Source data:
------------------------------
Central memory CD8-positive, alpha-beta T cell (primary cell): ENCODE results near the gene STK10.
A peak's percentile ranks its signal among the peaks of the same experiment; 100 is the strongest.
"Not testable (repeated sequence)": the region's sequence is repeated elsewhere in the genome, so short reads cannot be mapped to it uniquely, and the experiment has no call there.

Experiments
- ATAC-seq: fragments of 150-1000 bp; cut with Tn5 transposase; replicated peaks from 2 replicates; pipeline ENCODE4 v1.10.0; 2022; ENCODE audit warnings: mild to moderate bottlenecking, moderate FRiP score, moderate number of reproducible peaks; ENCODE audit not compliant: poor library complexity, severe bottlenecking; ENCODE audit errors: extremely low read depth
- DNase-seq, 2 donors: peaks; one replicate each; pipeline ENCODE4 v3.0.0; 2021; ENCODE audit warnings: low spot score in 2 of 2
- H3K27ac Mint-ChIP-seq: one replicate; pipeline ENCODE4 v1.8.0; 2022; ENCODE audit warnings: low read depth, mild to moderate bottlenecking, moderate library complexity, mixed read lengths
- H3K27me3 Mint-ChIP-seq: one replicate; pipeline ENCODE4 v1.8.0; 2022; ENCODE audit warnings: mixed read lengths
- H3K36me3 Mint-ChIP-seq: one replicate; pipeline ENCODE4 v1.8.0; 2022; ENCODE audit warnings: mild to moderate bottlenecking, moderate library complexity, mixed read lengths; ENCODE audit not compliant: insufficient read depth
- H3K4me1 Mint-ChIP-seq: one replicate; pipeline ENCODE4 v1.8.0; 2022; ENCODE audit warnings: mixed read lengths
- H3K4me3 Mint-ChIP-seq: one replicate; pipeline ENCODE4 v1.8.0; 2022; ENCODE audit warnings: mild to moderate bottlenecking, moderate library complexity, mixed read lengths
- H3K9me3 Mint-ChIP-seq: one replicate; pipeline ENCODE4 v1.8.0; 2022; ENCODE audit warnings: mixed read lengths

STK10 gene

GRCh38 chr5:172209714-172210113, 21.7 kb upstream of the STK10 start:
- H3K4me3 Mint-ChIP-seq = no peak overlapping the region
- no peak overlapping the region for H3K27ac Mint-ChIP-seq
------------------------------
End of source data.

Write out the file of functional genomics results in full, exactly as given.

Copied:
Central memory CD8-positive, alpha-beta T cell (primary cell): ENCODE results near the gene STK10.
A peak's percentile ranks its signal among the peaks of the same experiment; 100 is the strongest.
"Not testable (repeated sequence)": the region's sequence is repeated elsewhere in the genome, so short reads cannot be mapped to it uniquely, and the experiment has no call there.

Experiments
- ATAC-seq: fragments of 150-1000 bp; cut with Tn5 transposase; replicated peaks from 2 replicates; pipeline ENCODE4 v1.10.0; 2022; ENCODE audit warnings: mild to moderate bottlenecking, moderate FRiP score, moderate number of reproducible peaks; ENCODE audit not compliant: poor library complexity, severe bottlenecking; ENCODE audit errors: extremely low read depth
- DNase-seq, 2 donors: peaks; one replicate each; pipeline ENCODE4 v3.0.0; 2021; ENCODE audit warnings: low spot score in 2 of 2
- H3K27ac Mint-ChIP-seq: one replicate; pipeline ENCODE4 v1.8.0; 2022; ENCODE audit warnings: low read depth, mild to moderate bottlenecking, moderate library complexity, mixed read lengths
- H3K27me3 Mint-ChIP-seq: one replicate; pipeline ENCODE4 v1.8.0; 2022; ENCODE audit warnings: mixed read lengths
- H3K36me3 Mint-ChIP-seq: one replicate; pipeline ENCODE4 v1.8.0; 2022; ENCODE audit warnings: mild to moderate bottlenecking, moderate library complexity, mixed read lengths; ENCODE audit not compliant: insufficient read depth
- H3K4me1 Mint-ChIP-seq: one replicate; pipeline ENCODE4 v1.8.0; 2022; ENCODE audit warnings: mixed read lengths
- H3K4me3 Mint-ChIP-seq: one replicate; pipeline ENCODE4 v1.8.0; 2022; ENCODE audit warnings: mild to moderate bottlenecking, moderate library complexity, mixed read lengths
- H3K9me3 Mint-ChIP-seq: one replicate; pipeline ENCODE4 v1.8.0; 2022; ENCODE audit warnings: mixed read lengths

STK10 gene

GRCh38 chr5:172209714-172210113, 21.7 kb upstream of the STK10 start:
- H3K4me3 Mint-ChIP-seq = no peak overlapping the region
- no peak overlapping the region for H3K27ac Mint-ChIP-seq